7. 7. ACKNOWLEDGEMENTSThis book was made possible by the support and input I am particularly indebted to Prof. Wolfgang Steiner,of many friends and colleagues from many specialties, chairman of our university’s Department ofwhose contributed time and resources greatly enriched Otorhinolaryngology, for his critical comments on thethe results. Without the initial enthusiasm, innovative first draft of the chapter on laser surgery, and for theactivities and cooperation of members of the depart- contribution of numerous illustrations for this chap-ment of general surgery, particularly Dr Thomas ter from his vast photographic archives.Neufang, Dr Gerd Lepsien and Dr Olaf Horstmann, I must extend my thanks to Prof. Michael Buchfelder,for the evolving techniques of laparoscopic surgery, my chairman of the Department of Neurosurgery andexperience in the anaesthetic management of these authority on endoscopic pituitary surgery, and hisoperations would have been very limited, and several of associate Dr Hans Ludwig, specialist for endoscopicour research projects would not have been possible. I neurosurgery, for their useful input on the topic ofmust thank Dr Arnd Timmermann of the Department minimally invasive neurosurgery.of Anaesthesiology, Emergency and Intensive CareMedicine, Dr Ralph Rödel of the Department of My colleagues in the Department of AnaesthesiologyOtorhinolaryngology and Dr Hilmar Dörge of the deserve particularly heartfelt mention for their inter-Department of Cardiothoracic Surgery for contribut- est in this project and their unspoken, amused toler-ing valuable photographic material. ance of my preoccupation.Prof. Dietrich Kettler, chairman of our Department But above all, I am deeply grateful for the support,of Anaesthesiology, Emergency and Intensive Care enthusiasm and patience of my wife, Chris, and our chil-Medicine, deserves honourable mention for providing dren, Jesse, Tristan, Julian and Hanna, who had to putresearch facilities and a creative environment in which up with a permanently distracted, frequently distraught,this project could come to fruition. and repeatedly despairing family member during the final months running up to the manuscript deadline.Prof. Ulrich Braun, section head of our department Without them, this book would not have happened.and current president of the European AirwayManagement Society, provided me with a number ofimportant tips on airway management in the course of Göttingen,many discussions. July 22, 2004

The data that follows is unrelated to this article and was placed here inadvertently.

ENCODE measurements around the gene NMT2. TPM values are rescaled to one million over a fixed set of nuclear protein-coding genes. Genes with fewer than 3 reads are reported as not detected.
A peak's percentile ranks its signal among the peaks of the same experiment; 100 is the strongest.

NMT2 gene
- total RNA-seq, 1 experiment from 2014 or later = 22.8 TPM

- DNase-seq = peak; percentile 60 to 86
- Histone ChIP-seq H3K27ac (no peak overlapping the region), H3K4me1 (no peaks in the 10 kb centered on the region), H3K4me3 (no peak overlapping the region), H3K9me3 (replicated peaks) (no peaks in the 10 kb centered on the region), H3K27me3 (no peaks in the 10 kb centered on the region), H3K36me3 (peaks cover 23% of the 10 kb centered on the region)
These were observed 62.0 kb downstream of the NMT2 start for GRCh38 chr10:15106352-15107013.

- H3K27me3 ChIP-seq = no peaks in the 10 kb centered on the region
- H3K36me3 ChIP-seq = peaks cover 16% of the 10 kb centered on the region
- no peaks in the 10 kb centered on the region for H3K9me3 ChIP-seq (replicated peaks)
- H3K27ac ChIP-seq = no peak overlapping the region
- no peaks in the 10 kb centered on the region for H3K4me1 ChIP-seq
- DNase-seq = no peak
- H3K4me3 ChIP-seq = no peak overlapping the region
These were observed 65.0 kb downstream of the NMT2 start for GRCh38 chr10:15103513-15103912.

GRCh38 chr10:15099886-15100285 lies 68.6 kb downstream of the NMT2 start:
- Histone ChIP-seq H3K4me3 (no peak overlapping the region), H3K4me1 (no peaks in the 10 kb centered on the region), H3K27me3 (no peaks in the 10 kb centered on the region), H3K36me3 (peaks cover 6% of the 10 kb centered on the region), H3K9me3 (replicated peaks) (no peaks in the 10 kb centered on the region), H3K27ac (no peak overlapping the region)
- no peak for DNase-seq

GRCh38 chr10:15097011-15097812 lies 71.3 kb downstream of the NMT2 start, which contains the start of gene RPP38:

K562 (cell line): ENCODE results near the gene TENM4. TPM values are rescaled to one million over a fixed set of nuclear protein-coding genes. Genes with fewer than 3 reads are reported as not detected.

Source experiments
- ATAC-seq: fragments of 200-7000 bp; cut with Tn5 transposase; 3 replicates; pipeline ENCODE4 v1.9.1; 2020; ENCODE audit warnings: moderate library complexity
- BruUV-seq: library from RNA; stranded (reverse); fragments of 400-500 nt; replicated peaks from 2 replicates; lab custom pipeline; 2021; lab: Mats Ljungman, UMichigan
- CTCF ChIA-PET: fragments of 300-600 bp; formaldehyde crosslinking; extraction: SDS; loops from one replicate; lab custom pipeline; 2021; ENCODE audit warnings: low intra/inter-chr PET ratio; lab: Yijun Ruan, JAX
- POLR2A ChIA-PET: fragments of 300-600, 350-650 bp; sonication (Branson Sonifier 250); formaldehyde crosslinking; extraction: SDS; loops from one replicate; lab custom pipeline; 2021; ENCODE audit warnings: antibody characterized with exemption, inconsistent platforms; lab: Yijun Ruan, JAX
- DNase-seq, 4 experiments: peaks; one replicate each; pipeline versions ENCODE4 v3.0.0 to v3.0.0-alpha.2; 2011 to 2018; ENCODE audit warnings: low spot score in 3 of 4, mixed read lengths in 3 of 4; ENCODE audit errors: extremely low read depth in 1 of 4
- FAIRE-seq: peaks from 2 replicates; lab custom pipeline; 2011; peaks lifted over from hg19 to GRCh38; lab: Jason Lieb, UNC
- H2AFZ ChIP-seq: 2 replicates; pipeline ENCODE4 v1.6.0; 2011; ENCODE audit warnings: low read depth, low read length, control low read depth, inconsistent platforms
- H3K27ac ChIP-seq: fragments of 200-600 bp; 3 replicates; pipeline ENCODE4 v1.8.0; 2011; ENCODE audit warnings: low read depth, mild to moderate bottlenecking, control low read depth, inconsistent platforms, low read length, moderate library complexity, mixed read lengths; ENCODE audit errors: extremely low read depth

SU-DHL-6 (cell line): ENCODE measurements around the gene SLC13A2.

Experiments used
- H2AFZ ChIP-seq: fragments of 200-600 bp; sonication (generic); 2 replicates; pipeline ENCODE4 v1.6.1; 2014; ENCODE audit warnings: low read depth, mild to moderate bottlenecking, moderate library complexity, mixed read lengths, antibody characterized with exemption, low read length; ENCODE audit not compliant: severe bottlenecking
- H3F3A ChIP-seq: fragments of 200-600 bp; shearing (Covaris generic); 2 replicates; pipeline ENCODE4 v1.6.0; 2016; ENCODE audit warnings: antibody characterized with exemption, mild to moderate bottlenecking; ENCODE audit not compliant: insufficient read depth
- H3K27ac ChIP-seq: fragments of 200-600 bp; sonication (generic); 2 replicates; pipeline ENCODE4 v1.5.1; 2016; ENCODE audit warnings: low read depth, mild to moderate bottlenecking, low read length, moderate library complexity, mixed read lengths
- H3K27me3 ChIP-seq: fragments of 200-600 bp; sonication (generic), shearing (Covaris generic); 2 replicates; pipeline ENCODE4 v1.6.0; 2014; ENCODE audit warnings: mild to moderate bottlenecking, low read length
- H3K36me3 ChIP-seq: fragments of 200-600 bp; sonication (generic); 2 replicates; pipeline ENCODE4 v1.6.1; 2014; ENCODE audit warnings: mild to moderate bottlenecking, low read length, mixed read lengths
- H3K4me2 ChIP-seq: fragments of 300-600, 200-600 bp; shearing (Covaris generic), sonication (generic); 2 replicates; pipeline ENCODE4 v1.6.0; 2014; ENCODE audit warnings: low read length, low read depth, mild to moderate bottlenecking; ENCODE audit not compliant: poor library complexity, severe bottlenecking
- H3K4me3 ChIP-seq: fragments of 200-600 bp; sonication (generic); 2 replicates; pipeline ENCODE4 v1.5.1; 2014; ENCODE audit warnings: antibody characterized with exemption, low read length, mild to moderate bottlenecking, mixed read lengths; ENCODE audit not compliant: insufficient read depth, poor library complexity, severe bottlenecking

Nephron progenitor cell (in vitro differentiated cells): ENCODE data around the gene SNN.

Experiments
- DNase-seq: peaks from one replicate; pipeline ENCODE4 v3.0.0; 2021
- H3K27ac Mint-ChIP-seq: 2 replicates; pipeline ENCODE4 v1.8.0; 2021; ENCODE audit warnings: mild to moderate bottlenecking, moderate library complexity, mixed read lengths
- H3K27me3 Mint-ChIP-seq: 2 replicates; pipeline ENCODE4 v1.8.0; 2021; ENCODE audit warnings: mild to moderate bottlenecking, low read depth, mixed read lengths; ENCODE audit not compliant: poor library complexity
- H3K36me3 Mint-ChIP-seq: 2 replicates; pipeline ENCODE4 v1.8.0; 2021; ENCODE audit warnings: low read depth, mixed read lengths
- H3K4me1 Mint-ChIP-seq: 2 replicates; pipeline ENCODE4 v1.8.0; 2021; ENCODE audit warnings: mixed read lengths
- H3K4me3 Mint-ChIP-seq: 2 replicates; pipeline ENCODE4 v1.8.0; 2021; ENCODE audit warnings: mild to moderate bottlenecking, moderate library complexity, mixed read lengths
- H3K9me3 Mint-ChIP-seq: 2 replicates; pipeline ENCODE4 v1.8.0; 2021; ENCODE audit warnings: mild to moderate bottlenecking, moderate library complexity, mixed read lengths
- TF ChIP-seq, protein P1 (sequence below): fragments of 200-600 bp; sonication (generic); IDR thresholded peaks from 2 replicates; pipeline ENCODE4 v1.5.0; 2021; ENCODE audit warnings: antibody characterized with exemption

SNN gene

8. 8. INTRODUCTION 1The term minimally invasive surgery conjures up an Most, but not all, of these procedures are performedimage of innovation and cutting-edge technology that through small incisions with the aid of an endoscope.differs in a fundamental way from conventional surgi- This has led some, particularly in the UK, to prefercal methods. Novel procedures have been introduced the term “minimal access surgery”. The endoscopethat have a spectrum of complications and contra- most frequently used is the laparoscope, and the pro-indications that differs distinctly from that of the cedures are sometimes referred to collectively asconventional method and requires a modification of laparoscopic surgery, even though the operation sitestandard anaesthetic management. These, obviously, might be in the retroperitoneum or the mediastinum.deserve to be dealt with in detail in a book on peri- Since these are the operations that started the presentoperative management from the more comprehensive fascination with minimal invasiveness, and are alsoviewpoint of the anaesthetist. But all attempts at a the ones whose anaesthetic management differ mostgeneral definition of which procedures should be from conventional operations, they shall be dealt withincluded show how elusive the term actually is. If one first in this introductory chapter.takes it to describe procedures that do not require Laparoscopy itself is not a new technique, but one thatlarge incisions or extensive tissue destruction, it would has been in use since the beginning of the 20th century,include such diverse operations as circumcisions, although it was mainly used only for diagnosticcataract extractions or transurethral bladder surgery – purposes. The urologist Georg Kelling examined thenone of which belong in this book. What then is the peritoneal cavity of a dog in 1901 with the aid ofcharacteristic, the common denominator of what we a cystoscope, and called the procedure “koelioskopie”,generally refer to as “minimally invasive”? The the term by which it is still known in France.1 In 1910,answer lies in the context: minimally invasive does not Jacobaeus described the first major series of such exam-refer to the magnitude of invasiveness as an absolute inations in humans, in whom he studied both the peri-measure, but rather to the invasiveness compared toneal and the thoracic cavities.2 He coined the termswith that of the conventional procedure. Add to this “Laparoskopie” and “Thorakoskopie” to describe thethe element of novelty and a particular relevance for two techniques. Kalk improved the optical instrumentsanaesthesia and one has a fairly good description of and used two trocars instead of only one.3 In 1938,the scope of this book. Janos Veress introduced the insufflation needle that stillMinimally invasive surgery has virtually revolution- bears his name (Figure 1.1).4 The introduction of auto-ized the surgical therapy of a large variety of diseases matic insufflation devices resulted from the innovativein the space of just a few years. While progress in themore spectacular surgical specialties, such as heartsurgery, organ transplantation, or separating Siamesetwins, captures the public imagination to a greaterdegree, these benefit only a small segment of the popu-lation. Endoscopic surgery, on the other hand, haschanged the management of some of the most fre-quently performed surgical procedures, the mostnotable among these being gall bladder surgery. Thecontinuing interest in endoscopic surgery is not onlydue to its aesthetic and cosmetic advantages, but alsoto the potentially smoother postoperative course, with Figure 1.1 Details of the Veress needle. The round tip offewer complications and a swifter return of the the spring-loaded obturator is pushed back into the needlepatient to his normal daily life. However, in order to shaft while the needle tip is penetrating the abdominal wall.exploit this potential to its fullest, perioperative It springs forward as soon as the needle tip has cleared theanaesthetic management must adapt to the altered peritoneum and protects against damage to the intestine orrequirements of the new techniques. other viscera.